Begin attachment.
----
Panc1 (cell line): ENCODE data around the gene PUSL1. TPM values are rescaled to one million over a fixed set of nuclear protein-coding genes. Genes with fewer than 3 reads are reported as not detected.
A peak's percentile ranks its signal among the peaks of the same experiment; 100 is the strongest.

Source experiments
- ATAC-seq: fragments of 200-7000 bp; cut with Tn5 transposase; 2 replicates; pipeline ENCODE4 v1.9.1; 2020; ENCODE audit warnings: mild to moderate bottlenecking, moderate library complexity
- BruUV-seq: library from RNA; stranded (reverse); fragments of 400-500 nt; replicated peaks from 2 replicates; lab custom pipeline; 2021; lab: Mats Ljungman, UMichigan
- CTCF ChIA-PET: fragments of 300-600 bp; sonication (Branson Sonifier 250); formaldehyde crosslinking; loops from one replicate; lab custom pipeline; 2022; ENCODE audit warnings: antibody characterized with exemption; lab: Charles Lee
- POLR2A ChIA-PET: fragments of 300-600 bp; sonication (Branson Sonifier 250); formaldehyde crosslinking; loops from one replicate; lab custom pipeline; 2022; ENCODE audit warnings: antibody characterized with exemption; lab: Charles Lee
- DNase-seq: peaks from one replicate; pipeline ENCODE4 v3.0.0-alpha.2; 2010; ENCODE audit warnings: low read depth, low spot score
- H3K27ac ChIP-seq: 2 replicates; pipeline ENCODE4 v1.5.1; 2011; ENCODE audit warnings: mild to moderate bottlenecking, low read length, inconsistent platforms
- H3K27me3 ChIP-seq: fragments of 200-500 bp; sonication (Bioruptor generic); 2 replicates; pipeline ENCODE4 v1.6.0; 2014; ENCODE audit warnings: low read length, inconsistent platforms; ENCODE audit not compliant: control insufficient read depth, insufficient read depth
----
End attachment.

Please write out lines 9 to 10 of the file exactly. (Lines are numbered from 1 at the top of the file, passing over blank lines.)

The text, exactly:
- H3K27ac ChIP-seq: 2 replicates; pipeline ENCODE4 v1.5.1; 2011; ENCODE audit warnings: mild to moderate bottlenecking, low read length, inconsistent platforms
- H3K27me3 ChIP-seq: fragments of 200-500 bp; sonication (Bioruptor generic); 2 replicates; pipeline ENCODE4 v1.6.0; 2014; ENCODE audit warnings: low read length, inconsistent platforms; ENCODE audit not compliant: control insufficient read depth, insufficient read depth